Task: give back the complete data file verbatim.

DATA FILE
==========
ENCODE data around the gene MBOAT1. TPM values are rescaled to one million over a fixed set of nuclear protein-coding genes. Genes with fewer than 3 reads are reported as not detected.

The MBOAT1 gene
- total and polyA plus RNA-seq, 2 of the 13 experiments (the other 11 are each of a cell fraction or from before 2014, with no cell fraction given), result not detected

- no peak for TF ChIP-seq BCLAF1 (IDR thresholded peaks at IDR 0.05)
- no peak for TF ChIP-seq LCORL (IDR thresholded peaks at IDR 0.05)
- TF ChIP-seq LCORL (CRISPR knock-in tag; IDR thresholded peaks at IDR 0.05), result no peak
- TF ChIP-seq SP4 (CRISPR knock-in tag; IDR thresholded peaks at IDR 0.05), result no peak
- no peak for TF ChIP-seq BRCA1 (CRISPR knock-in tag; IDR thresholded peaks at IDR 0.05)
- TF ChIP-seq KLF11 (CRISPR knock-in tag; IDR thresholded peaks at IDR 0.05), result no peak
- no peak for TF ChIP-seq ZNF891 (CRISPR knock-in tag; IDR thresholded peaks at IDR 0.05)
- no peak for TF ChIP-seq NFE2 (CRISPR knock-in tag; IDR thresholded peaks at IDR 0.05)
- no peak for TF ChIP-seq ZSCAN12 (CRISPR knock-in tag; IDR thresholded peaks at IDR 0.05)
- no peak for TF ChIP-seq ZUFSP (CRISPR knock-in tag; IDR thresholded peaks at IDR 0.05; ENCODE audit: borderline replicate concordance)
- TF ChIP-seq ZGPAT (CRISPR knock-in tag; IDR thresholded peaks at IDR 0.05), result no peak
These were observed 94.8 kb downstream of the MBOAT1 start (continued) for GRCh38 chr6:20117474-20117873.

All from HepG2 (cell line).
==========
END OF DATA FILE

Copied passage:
ENCODE data around the gene MBOAT1. TPM values are rescaled to one million over a fixed set of nuclear protein-coding genes. Genes with fewer than 3 reads are reported as not detected.

The MBOAT1 gene
- total and polyA plus RNA-seq, 2 of the 13 experiments (the other 11 are each of a cell fraction or from before 2014, with no cell fraction given), result not detected

- no peak for TF ChIP-seq BCLAF1 (IDR thresholded peaks at IDR 0.05)
- no peak for TF ChIP-seq LCORL (IDR thresholded peaks at IDR 0.05)
- TF ChIP-seq LCORL (CRISPR knock-in tag; IDR thresholded peaks at IDR 0.05), result no peak
- TF ChIP-seq SP4 (CRISPR knock-in tag; IDR thresholded peaks at IDR 0.05), result no peak
- no peak for TF ChIP-seq BRCA1 (CRISPR knock-in tag; IDR thresholded peaks at IDR 0.05)
- TF ChIP-seq KLF11 (CRISPR knock-in tag; IDR thresholded peaks at IDR 0.05), result no peak
- no peak for TF ChIP-seq ZNF891 (CRISPR knock-in tag; IDR thresholded peaks at IDR 0.05)
- no peak for TF ChIP-seq NFE2 (CRISPR knock-in tag; IDR thresholded peaks at IDR 0.05)
- no peak for TF ChIP-seq ZSCAN12 (CRISPR knock-in tag; IDR thresholded peaks at IDR 0.05)
- no peak for TF ChIP-seq ZUFSP (CRISPR knock-in tag; IDR thresholded peaks at IDR 0.05; ENCODE audit: borderline replicate concordance)
- TF ChIP-seq ZGPAT (CRISPR knock-in tag; IDR thresholded peaks at IDR 0.05), result no peak
These were observed 94.8 kb downstream of the MBOAT1 start (continued) for GRCh38 chr6:20117474-20117873.

All from HepG2 (cell line).